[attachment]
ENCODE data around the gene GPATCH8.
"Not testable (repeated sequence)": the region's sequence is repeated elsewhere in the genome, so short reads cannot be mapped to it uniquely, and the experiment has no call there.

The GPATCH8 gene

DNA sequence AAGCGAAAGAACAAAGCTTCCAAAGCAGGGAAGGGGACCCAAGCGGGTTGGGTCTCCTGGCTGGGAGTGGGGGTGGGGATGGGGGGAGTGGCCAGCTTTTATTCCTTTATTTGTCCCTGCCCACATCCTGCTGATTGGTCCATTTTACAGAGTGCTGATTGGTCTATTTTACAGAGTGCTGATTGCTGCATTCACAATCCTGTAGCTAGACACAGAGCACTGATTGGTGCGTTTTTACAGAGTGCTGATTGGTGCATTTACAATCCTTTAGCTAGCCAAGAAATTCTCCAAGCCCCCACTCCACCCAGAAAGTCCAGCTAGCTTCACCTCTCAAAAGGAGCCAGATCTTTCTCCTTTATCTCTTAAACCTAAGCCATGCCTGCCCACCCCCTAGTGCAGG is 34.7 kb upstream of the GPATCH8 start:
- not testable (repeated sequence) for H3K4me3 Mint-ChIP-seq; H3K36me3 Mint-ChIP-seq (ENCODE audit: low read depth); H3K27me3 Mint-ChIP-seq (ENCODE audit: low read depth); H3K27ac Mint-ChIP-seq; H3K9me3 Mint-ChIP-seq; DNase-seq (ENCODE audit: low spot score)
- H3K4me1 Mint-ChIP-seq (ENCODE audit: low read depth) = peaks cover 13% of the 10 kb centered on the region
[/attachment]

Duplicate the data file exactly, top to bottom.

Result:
ENCODE data around the gene GPATCH8.
"Not testable (repeated sequence)": the region's sequence is repeated elsewhere in the genome, so short reads cannot be mapped to it uniquely, and the experiment has no call there.

The GPATCH8 gene

DNA sequence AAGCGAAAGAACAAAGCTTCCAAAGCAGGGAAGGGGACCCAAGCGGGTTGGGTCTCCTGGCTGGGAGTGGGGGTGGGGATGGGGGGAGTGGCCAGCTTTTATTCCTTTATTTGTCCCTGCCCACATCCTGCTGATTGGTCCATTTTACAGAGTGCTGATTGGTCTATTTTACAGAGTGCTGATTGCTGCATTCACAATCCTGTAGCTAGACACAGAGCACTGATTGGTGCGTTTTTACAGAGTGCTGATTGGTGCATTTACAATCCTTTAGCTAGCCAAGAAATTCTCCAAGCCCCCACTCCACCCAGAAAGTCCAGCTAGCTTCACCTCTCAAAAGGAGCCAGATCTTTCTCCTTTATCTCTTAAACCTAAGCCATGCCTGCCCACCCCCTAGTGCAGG is 34.7 kb upstream of the GPATCH8 start:
- not testable (repeated sequence) for H3K4me3 Mint-ChIP-seq; H3K36me3 Mint-ChIP-seq (ENCODE audit: low read depth); H3K27me3 Mint-ChIP-seq (ENCODE audit: low read depth); H3K27ac Mint-ChIP-seq; H3K9me3 Mint-ChIP-seq; DNase-seq (ENCODE audit: low spot score)
- H3K4me1 Mint-ChIP-seq (ENCODE audit: low read depth) = peaks cover 13% of the 10 kb centered on the region